Talk about being caught between a rock and a hard place!
A Country Club sewer reconstruction project that was supposed to be finished by year’s end won’t get done until the Spring of 2015 thanks to a giant bolder found underground.
Construction on the project was halted when the huge rock was discovered in the street beneath Waterbury Avenue.
Now, the contractor needs to get its hands on German-made boring equipment to get the job done, said Community Board 10 district manager Kenneth Kearns,
At a meeting of CB10’s municipal services committee on Thursday, June 12, the community was informed that the job was going to take longer, and that utility poles and catch basins would have to be moved because of size of the equipment will take up a much of the width on the street.
Councilman Jimmy Vacca sympathized with the residents of Waterbury Avenue and surrounding streets, but wondered why we were leaving it up to German engineering to get the job done.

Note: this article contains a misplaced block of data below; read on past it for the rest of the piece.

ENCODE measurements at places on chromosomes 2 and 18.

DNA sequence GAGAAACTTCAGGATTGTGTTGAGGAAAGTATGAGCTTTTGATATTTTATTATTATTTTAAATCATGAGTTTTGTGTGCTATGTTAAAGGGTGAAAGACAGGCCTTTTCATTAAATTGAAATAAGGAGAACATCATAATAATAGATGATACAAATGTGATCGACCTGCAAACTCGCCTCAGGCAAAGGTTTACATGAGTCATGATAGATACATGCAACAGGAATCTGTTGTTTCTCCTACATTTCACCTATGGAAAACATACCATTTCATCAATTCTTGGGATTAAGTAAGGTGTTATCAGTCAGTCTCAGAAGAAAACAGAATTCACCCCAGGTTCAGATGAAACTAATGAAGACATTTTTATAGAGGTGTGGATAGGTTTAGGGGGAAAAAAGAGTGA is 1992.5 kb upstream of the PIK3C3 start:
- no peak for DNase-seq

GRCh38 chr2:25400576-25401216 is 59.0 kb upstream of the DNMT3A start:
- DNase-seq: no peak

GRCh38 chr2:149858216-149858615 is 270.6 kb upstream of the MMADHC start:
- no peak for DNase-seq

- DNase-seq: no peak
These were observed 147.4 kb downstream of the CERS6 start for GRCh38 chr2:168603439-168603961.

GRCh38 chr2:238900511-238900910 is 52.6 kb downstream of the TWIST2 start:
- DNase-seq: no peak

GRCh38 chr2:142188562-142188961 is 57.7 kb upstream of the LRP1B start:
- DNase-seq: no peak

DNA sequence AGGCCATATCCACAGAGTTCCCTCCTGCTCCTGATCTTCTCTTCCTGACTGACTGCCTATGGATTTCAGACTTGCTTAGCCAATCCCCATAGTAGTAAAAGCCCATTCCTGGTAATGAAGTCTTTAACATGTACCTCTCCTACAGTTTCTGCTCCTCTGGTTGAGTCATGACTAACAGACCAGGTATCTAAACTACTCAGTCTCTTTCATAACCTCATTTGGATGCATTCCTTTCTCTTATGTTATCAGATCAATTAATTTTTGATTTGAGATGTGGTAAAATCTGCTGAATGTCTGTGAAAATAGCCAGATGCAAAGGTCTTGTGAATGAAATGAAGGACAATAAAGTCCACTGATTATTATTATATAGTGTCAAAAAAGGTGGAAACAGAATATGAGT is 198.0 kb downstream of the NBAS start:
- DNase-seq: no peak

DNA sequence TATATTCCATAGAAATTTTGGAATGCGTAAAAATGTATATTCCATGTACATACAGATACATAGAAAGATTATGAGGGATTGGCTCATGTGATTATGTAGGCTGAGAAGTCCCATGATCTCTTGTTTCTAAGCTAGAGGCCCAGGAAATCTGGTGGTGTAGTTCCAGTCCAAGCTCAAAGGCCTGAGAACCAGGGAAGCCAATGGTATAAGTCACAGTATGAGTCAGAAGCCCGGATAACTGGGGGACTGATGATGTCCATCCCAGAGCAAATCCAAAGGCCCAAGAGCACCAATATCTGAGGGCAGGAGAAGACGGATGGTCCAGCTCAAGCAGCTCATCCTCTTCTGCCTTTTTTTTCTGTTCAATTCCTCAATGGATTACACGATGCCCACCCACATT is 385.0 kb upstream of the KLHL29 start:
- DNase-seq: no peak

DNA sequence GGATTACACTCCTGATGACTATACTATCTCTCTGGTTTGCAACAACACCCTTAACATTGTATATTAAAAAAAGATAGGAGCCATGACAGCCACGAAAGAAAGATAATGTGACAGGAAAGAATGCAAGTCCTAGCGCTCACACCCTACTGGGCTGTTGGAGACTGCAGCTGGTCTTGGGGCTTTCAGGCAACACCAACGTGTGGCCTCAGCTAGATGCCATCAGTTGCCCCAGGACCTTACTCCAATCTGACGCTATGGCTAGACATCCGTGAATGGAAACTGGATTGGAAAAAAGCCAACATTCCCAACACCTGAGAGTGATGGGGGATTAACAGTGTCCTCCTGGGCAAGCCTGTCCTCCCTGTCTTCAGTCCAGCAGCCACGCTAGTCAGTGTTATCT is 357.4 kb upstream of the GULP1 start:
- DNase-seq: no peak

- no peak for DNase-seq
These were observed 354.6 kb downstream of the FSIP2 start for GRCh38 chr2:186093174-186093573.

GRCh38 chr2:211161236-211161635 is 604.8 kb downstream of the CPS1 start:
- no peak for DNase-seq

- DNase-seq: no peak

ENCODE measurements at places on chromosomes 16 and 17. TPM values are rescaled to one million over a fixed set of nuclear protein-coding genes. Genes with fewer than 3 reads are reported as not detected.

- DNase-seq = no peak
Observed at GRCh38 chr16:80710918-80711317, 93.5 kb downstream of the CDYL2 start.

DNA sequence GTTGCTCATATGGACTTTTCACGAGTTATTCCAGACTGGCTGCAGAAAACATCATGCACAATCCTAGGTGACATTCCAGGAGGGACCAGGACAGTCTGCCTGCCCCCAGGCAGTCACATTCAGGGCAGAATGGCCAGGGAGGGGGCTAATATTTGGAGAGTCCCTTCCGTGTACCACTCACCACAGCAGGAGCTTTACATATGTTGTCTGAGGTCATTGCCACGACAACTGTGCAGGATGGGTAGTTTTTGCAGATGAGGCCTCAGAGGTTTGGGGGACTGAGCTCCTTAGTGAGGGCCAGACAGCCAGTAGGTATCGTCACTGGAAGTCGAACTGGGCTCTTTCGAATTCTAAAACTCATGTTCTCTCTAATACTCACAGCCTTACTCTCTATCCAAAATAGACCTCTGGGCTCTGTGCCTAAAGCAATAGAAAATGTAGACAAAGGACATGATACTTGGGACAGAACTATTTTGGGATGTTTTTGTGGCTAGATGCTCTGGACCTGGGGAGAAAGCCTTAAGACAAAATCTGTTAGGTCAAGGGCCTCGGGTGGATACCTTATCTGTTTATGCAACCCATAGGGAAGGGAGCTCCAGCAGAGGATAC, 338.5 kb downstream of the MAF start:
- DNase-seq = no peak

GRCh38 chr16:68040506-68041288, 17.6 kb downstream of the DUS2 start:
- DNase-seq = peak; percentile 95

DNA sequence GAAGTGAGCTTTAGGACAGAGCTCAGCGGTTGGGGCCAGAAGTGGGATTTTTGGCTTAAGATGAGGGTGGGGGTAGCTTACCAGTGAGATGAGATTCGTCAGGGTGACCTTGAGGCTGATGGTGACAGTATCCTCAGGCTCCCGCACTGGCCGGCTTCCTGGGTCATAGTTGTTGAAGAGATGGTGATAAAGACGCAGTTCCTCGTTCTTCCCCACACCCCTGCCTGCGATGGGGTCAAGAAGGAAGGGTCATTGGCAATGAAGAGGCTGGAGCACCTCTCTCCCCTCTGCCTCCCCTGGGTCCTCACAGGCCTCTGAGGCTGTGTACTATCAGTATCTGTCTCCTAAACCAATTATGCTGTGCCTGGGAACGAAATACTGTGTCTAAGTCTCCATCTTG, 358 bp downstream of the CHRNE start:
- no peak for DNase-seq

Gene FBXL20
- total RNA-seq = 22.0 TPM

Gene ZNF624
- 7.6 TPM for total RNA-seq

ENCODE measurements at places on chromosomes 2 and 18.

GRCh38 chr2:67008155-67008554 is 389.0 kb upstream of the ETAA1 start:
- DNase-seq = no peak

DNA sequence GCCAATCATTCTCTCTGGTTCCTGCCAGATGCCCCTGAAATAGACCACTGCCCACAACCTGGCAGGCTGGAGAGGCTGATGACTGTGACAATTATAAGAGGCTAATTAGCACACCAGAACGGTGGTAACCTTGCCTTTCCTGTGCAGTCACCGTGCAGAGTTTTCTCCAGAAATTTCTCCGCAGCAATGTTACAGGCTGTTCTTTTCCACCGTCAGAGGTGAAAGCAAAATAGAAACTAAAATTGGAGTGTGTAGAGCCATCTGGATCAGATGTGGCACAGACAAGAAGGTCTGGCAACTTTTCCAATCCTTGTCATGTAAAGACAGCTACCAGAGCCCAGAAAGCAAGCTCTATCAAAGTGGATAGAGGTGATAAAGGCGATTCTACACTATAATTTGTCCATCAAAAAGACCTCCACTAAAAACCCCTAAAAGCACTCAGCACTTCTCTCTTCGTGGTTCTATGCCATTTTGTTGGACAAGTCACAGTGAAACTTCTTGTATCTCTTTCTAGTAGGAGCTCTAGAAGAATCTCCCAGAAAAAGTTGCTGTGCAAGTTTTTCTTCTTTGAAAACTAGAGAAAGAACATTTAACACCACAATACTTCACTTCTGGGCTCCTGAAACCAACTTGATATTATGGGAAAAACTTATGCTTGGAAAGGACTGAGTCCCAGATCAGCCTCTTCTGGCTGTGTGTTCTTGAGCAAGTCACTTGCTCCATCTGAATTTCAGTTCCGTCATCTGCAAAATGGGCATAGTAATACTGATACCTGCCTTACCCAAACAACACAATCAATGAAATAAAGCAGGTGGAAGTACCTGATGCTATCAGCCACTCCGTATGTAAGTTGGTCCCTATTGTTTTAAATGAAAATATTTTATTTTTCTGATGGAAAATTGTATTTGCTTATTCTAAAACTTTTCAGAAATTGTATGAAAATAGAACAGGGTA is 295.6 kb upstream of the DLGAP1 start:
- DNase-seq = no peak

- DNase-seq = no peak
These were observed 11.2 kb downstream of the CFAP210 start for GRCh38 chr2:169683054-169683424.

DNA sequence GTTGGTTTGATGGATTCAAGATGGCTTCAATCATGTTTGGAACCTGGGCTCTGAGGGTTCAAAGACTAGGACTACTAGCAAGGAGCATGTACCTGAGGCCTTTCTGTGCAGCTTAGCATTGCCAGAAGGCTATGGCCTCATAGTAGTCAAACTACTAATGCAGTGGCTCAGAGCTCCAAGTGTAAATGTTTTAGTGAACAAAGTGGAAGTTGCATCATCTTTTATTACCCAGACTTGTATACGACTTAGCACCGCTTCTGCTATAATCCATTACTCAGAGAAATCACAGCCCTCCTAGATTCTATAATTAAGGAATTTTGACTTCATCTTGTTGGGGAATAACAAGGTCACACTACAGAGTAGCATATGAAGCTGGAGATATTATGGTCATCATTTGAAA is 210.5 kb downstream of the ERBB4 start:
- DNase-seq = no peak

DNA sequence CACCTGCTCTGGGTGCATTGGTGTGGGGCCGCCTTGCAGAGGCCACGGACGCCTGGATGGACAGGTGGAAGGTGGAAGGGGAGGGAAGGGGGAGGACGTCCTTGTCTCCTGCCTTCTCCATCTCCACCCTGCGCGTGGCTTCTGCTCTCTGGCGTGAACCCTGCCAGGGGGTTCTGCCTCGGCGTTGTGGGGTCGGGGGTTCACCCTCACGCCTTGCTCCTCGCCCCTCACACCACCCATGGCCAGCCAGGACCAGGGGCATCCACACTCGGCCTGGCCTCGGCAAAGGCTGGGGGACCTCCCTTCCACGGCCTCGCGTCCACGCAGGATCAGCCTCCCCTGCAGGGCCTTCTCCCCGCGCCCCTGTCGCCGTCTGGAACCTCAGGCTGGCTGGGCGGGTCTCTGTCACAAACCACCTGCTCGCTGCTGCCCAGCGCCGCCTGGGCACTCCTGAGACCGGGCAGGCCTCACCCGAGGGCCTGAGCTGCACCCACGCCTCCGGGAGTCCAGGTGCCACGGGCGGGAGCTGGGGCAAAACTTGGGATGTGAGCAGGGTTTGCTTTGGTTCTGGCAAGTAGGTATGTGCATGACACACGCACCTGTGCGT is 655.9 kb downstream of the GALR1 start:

“Just when you think you’ve heard everything, now you hear something like this,” said Vacca. “It defies imagination that we have to go to a foreign country to get digging equipment. It just means another delay in a project that has caused major inconvenience in the construction phase. We need this like we need a hole in the head.”
Country Club Civic Association president Michael McNerney said that he is pushing for better communication from the Department of Design and Construction, but said that overall the community has had a good working relationship with the contractor. It will take three months to move catch basins and utility lines to make room for the digging equipment, he said.
“There is frustration with the sewer project because there have been unforeseen delays, especially for those residing on Waterbury Avenue,” he said. “But at the same time, we have had a positive working relationship with the contractor, and we know once they receive the monetary clearance, and the proper equipment to complete the job, we have the utmost faith they will give us a nice final project.”
Fellow association member Marcia Pavlica said residents there were still looking to have more of the equipment being stored on the street moved until construction gets underway again.
“We are tired of our community looking like a junkyard,” she said.